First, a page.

Poker Film

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Poker Film
The Poker House
Directed byLori Petty
Produced byStephen J. Cannell
Michael Dubelko
Screenplay byLori Petty
David Alan Grier
Story byLori Petty
StarringJennifer Lawrence
Selma Blair
Chloë Grace Moretz
Bokeem Woodbine
David Alan Grier
Sophi Bairley
Music byMike Post
CinematographyKen Seng
Edited byTirsa Hackshaw
Distributed byPhase 43 Films
Release date
Running time
93 minutes
CountryUnited States
LanguageEnglish

Rounders’ unforgettable scene. The 1998 film Rounders tells the story of fictional character Mike McDermott, played by Matt Damon. Mike is a law student and prolific poker player, but loses his entire bankroll one night to Russian mobster Teddy KGB, played by John Malkovich. ‘Poker Queens’ documentary invites you to the World Series of Poker. It seems like every other day that there’s a new film, documentary, or series about poker to watch, but very few of these focus on women. Poker Queens is a brand new documentary for 2020 that does just that. This feature-length doc follows a handful of the elite poker. The film follows Bloom (Chastain), who becomes the target of an FBI investigation after the underground poker empire she runs for Hollywood celebrities, athletes, business tycoons, and the Russian mob is exposed. Principal photography began in November 2016 in Toronto, Ontario, Canada.

The Poker House, subsequently retitled as Behind Closed Doors, is a 2008 American drama film written and directed by Lori Petty, in her directorial debut. The film depicts a painful day in the life of a teenaged girl who is raising her two younger sisters in their mother's whorehouse. The story is based on Petty's own early life during the mid-1970s.[1]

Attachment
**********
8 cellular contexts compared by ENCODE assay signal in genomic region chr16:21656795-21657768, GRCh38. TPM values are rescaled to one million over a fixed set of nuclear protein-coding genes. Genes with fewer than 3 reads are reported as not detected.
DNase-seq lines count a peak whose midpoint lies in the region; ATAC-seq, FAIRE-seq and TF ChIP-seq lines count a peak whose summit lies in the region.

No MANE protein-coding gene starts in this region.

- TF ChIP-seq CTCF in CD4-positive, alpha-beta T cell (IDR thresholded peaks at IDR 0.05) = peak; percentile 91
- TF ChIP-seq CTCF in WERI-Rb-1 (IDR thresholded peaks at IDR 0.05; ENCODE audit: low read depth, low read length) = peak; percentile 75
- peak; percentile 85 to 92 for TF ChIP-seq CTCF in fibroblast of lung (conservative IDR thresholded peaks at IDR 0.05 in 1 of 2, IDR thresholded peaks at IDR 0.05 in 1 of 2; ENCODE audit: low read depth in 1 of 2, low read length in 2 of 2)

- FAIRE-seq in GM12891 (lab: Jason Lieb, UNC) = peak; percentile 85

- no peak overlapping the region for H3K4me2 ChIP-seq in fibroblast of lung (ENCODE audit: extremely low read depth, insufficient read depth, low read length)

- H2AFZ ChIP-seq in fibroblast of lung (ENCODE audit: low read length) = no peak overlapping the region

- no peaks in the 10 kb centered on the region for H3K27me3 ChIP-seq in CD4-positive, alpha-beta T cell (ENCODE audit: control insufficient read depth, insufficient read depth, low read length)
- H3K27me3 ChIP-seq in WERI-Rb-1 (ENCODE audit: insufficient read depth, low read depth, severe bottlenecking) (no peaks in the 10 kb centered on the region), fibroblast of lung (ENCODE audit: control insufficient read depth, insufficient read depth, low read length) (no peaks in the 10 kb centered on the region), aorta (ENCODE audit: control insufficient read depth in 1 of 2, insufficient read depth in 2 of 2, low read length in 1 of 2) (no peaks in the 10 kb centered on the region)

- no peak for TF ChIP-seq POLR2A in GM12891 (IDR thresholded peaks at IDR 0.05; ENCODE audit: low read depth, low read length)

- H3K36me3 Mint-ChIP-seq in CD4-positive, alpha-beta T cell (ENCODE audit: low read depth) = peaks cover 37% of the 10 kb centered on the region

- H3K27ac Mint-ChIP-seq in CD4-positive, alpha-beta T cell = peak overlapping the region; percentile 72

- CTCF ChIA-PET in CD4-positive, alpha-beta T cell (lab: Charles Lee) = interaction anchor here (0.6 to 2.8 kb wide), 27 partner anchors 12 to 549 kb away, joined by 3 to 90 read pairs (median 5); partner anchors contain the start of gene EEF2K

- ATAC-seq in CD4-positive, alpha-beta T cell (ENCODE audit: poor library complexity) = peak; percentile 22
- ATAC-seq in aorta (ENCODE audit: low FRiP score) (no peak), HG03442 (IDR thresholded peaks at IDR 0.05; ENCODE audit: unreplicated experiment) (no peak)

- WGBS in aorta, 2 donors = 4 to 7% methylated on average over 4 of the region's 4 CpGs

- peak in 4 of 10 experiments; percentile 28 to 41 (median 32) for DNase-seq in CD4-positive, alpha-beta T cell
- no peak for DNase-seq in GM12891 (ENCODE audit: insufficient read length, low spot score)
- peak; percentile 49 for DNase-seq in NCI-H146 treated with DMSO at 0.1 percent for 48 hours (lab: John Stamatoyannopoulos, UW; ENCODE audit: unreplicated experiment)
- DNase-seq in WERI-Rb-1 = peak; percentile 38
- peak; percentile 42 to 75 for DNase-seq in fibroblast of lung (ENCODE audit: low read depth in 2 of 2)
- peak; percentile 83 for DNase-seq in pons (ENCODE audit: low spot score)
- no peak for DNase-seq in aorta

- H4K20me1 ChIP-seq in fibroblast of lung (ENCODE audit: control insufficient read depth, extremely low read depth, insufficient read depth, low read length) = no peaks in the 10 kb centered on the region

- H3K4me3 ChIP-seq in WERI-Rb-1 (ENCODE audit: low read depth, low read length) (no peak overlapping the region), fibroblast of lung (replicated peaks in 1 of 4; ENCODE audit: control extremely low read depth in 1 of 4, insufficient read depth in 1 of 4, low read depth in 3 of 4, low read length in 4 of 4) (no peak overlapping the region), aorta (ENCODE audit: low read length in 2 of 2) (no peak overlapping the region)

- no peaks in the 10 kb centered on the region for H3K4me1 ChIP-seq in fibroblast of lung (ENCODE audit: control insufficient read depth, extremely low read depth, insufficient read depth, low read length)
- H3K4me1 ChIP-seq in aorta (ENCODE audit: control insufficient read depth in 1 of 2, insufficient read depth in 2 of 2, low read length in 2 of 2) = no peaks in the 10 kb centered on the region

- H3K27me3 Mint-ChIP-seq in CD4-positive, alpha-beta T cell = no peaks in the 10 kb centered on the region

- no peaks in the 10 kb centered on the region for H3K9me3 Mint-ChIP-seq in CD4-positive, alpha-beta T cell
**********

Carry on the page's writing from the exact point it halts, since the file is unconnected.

Plot[edit]

The film focuses on one single day in the life of three abused and neglected sisters, 14-year-old Agnes (Jennifer Lawrence), 12-year-old Bee (Sophi Bairley), and 8-year-old Cammie (Chloë Grace Moretz). Their mother, Sarah (Selma Blair), addicted to alcohol and drugs, has been coerced into prostitution to support her pimp, Duval (Bokeem Woodbine). Sarah is unable to care for the girls, forcing Agnes to take responsibility for her two younger sisters. Sarah's house has become known as the Poker House, where neighborhood pimps and criminals gather to play poker, as well as buying sex. Agnes believes Duval loves her, as a boyfriend would, despite his abuse towards her mother.

Agnes arrives home very early one morning to tidy the house and wakes Bee, after preparing her paper route for her. As Bee gets ready to leave they reveal that Cammie often stays the night at her friend Sheila's house, and before they left their father, who was a preacher, he used to beat Sarah and the girls. The four fled, and Sarah, struggling to take care of the girls on her own, became a prostitute after meeting Duval.

The day shifts from girl to girl. Little interaction occurs among the three. Bee speaks of moving into a foster home, hoping to be adopted. Cammie spends the day at a bar, making friends with Dolly (Natalie West), the bar owner, and Stymie (David Alan Grier), an alcoholic. Agnes rides through town, talking with a few friends, playing a game of basketball, and picking up a couple of paychecks from her part-time jobs.